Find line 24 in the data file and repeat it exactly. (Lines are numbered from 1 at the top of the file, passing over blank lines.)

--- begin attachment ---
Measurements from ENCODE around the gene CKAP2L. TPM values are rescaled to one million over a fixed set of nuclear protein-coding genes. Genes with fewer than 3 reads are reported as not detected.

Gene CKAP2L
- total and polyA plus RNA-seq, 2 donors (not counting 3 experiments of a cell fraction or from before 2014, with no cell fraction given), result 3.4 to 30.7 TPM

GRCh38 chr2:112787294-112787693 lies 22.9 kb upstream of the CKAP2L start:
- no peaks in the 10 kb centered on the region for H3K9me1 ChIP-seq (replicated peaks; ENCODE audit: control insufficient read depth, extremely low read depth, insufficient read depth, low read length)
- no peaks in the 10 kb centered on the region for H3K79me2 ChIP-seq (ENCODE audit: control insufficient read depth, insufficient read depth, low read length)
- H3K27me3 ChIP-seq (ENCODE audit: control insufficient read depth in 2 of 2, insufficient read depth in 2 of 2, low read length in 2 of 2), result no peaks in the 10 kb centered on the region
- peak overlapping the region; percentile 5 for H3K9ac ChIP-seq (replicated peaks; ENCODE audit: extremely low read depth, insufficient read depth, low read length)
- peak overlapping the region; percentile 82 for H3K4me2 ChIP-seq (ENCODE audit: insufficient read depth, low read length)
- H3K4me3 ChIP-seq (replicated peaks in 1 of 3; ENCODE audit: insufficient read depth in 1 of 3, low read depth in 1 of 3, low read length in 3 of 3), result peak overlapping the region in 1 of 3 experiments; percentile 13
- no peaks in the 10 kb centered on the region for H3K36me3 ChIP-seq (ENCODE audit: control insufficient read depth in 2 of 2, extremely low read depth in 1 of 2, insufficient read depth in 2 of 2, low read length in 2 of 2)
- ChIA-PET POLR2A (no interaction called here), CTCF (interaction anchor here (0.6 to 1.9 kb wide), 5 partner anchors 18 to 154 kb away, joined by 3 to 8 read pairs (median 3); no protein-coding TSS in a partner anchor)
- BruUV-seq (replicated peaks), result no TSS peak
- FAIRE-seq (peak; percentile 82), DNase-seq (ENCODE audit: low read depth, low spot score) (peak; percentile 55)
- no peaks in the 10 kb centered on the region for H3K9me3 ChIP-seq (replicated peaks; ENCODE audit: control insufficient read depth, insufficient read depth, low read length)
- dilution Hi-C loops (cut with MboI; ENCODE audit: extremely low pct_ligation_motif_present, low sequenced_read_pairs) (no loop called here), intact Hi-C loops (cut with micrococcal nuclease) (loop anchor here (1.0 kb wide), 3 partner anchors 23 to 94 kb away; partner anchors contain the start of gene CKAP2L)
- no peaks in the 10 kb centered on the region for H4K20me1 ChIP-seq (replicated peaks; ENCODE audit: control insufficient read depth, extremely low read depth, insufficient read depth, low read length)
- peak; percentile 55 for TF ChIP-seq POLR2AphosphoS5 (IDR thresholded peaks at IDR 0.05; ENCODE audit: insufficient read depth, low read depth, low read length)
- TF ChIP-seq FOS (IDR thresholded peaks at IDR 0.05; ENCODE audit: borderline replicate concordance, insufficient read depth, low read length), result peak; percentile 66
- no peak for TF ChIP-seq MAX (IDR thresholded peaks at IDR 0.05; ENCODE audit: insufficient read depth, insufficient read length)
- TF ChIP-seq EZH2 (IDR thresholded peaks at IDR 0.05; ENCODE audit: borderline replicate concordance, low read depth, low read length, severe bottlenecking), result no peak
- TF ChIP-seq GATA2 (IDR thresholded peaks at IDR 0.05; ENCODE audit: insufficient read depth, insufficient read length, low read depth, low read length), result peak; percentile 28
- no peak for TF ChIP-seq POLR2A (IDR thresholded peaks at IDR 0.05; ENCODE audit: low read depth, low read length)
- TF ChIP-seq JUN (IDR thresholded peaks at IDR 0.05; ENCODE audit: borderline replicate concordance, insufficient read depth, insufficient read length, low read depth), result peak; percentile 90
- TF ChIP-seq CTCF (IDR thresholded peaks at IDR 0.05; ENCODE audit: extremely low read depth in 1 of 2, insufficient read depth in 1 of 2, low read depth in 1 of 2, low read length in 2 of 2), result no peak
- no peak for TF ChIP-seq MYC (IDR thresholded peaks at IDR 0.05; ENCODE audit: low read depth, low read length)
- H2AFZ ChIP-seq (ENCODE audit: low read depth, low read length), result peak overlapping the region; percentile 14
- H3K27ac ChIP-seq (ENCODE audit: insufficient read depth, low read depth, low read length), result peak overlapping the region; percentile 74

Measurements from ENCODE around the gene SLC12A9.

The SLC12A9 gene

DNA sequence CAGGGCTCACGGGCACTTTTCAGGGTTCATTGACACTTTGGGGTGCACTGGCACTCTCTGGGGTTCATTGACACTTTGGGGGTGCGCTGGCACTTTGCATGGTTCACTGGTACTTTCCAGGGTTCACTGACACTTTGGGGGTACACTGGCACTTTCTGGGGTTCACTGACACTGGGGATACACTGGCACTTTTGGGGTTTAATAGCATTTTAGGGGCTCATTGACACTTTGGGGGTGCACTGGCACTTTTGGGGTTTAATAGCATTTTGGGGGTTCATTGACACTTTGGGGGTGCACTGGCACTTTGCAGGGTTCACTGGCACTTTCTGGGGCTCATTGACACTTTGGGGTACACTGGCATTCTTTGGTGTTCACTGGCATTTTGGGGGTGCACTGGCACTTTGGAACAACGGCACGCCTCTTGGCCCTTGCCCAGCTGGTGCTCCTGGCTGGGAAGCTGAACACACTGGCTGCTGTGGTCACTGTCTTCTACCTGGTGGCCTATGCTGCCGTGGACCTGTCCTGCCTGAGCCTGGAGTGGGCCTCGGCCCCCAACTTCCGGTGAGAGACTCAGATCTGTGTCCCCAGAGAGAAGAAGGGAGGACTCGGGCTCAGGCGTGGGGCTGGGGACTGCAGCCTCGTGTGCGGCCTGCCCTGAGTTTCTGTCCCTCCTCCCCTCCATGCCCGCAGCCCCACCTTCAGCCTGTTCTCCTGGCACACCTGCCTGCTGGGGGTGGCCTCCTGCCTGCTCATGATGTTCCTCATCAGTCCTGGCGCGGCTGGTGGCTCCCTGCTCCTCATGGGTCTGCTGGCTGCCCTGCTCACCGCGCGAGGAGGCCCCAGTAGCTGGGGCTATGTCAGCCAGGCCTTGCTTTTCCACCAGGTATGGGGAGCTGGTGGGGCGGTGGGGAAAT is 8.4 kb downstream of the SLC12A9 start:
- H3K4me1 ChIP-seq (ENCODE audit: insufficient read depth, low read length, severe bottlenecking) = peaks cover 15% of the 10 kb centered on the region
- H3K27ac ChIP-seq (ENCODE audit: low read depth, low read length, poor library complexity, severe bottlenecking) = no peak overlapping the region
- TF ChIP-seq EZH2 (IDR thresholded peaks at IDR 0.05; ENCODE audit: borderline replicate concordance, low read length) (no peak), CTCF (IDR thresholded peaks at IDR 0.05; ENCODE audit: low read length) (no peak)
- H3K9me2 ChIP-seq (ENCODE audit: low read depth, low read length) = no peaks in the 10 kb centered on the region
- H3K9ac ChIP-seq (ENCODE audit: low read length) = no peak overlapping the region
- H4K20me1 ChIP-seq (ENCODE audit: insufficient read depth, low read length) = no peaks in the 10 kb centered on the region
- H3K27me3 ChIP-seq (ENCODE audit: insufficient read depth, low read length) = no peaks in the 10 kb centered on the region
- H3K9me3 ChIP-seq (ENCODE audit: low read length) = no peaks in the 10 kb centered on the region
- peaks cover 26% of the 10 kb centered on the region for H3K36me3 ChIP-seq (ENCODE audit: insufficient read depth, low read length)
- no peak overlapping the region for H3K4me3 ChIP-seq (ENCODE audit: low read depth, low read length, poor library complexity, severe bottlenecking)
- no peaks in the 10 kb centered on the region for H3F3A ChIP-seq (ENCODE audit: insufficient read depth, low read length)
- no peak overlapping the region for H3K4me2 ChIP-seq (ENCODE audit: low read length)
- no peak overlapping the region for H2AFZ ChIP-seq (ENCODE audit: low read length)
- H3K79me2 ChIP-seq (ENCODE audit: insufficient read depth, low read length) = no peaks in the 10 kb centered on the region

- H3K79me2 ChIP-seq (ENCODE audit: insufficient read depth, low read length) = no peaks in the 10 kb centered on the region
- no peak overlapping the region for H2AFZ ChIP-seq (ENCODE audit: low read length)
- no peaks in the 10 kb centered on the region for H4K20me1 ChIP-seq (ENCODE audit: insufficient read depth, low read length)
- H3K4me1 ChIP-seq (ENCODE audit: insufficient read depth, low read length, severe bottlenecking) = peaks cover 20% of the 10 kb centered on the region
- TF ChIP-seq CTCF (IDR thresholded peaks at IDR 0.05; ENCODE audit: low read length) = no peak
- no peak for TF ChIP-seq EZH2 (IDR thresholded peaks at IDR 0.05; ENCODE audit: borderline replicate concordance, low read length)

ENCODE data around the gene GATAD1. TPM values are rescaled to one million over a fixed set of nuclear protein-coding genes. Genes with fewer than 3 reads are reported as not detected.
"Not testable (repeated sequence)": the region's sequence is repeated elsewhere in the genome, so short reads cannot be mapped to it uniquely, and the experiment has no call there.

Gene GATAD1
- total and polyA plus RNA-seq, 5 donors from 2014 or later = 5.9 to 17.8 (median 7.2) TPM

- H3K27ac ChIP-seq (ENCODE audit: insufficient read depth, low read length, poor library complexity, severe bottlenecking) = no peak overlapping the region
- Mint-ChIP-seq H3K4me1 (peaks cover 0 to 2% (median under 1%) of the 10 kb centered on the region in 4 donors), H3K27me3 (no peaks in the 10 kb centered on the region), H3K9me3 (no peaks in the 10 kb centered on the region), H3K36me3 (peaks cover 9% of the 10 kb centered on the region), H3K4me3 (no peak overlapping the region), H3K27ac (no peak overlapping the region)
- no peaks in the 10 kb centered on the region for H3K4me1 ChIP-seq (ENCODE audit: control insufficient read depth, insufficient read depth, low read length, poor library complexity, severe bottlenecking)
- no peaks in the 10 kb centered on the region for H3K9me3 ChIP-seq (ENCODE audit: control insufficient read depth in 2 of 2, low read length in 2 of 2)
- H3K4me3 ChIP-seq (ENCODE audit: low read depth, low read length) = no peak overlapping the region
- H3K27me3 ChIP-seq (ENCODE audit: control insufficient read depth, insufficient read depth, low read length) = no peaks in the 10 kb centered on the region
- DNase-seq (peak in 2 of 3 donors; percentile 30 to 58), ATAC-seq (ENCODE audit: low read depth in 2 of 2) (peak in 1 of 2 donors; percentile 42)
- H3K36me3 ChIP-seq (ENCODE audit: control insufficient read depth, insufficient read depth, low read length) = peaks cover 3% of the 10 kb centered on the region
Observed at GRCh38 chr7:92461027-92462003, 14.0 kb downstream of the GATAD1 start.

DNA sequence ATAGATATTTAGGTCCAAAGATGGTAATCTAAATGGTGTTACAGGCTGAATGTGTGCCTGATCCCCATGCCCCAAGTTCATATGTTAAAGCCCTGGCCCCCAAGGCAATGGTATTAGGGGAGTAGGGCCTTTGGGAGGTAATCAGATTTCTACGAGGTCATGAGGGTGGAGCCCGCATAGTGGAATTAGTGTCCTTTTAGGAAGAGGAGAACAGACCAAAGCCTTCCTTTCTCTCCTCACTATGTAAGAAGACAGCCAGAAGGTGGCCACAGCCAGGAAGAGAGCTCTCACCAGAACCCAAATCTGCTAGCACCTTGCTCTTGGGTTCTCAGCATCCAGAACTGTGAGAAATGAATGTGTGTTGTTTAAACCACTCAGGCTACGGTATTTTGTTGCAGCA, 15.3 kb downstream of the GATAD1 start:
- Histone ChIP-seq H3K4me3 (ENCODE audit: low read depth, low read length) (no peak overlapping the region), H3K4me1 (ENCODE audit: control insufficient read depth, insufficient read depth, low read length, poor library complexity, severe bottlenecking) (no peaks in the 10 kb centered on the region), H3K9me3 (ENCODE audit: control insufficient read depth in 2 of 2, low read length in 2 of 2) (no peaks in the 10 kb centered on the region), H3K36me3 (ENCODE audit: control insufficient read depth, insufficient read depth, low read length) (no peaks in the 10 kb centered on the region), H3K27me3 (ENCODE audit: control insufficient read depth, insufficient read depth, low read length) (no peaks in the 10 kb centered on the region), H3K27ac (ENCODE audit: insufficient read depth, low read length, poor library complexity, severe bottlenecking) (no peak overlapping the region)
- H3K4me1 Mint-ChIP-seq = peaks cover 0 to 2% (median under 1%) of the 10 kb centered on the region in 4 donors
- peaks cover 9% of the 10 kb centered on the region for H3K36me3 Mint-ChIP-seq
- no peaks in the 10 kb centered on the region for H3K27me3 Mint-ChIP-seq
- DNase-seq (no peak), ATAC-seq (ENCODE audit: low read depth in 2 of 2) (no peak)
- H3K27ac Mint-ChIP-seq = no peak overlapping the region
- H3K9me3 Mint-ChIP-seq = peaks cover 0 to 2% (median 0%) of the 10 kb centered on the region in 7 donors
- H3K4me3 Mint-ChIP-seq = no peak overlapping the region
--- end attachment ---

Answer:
- TF ChIP-seq JUN (IDR thresholded peaks at IDR 0.05; ENCODE audit: borderline replicate concordance, insufficient read depth, insufficient read length, low read depth), result peak; percentile 90